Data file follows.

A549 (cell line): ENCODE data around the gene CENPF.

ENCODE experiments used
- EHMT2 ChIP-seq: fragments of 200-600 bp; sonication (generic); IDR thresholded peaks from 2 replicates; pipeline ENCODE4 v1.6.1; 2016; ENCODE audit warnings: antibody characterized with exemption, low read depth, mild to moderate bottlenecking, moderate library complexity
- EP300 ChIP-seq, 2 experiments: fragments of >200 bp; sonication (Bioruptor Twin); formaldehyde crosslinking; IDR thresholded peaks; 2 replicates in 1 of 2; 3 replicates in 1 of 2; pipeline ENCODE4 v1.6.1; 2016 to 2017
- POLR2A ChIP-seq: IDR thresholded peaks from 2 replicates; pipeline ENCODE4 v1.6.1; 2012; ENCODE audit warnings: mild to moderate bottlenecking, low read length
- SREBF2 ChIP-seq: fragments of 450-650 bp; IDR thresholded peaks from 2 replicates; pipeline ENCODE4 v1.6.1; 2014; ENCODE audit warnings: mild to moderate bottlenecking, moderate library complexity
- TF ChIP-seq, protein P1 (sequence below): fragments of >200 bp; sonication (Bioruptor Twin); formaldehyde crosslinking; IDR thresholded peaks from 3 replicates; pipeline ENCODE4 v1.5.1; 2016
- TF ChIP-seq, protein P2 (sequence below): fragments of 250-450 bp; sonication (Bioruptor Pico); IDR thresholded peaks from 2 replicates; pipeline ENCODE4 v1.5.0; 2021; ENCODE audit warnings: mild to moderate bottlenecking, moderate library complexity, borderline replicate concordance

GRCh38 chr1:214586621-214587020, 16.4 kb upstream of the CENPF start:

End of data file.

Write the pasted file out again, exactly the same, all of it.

A549 (cell line): ENCODE data around the gene CENPF.

ENCODE experiments used
- EHMT2 ChIP-seq: fragments of 200-600 bp; sonication (generic); IDR thresholded peaks from 2 replicates; pipeline ENCODE4 v1.6.1; 2016; ENCODE audit warnings: antibody characterized with exemption, low read depth, mild to moderate bottlenecking, moderate library complexity
- EP300 ChIP-seq, 2 experiments: fragments of >200 bp; sonication (Bioruptor Twin); formaldehyde crosslinking; IDR thresholded peaks; 2 replicates in 1 of 2; 3 replicates in 1 of 2; pipeline ENCODE4 v1.6.1; 2016 to 2017
- POLR2A ChIP-seq: IDR thresholded peaks from 2 replicates; pipeline ENCODE4 v1.6.1; 2012; ENCODE audit warnings: mild to moderate bottlenecking, low read length
- SREBF2 ChIP-seq: fragments of 450-650 bp; IDR thresholded peaks from 2 replicates; pipeline ENCODE4 v1.6.1; 2014; ENCODE audit warnings: mild to moderate bottlenecking, moderate library complexity
- TF ChIP-seq, protein P1 (sequence below): fragments of >200 bp; sonication (Bioruptor Twin); formaldehyde crosslinking; IDR thresholded peaks from 3 replicates; pipeline ENCODE4 v1.5.1; 2016
- TF ChIP-seq, protein P2 (sequence below): fragments of 250-450 bp; sonication (Bioruptor Pico); IDR thresholded peaks from 2 replicates; pipeline ENCODE4 v1.5.0; 2021; ENCODE audit warnings: mild to moderate bottlenecking, moderate library complexity, borderline replicate concordance

GRCh38 chr1:214586621-214587020, 16.4 kb upstream of the CENPF start: